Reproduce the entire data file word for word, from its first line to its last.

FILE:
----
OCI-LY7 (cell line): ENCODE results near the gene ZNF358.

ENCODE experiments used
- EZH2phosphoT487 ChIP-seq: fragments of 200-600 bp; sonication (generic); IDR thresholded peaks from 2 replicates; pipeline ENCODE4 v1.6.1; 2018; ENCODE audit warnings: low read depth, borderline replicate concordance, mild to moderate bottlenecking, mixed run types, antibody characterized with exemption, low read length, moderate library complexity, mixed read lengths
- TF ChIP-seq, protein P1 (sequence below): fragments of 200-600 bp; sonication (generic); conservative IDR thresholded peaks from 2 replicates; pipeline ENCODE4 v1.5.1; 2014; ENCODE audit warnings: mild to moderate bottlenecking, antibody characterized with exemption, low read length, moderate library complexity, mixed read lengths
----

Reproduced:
OCI-LY7 (cell line): ENCODE results near the gene ZNF358.

ENCODE experiments used
- EZH2phosphoT487 ChIP-seq: fragments of 200-600 bp; sonication (generic); IDR thresholded peaks from 2 replicates; pipeline ENCODE4 v1.6.1; 2018; ENCODE audit warnings: low read depth, borderline replicate concordance, mild to moderate bottlenecking, mixed run types, antibody characterized with exemption, low read length, moderate library complexity, mixed read lengths
- TF ChIP-seq, protein P1 (sequence below): fragments of 200-600 bp; sonication (generic); conservative IDR thresholded peaks from 2 replicates; pipeline ENCODE4 v1.5.1; 2014; ENCODE audit warnings: mild to moderate bottlenecking, antibody characterized with exemption, low read length, moderate library complexity, mixed read lengths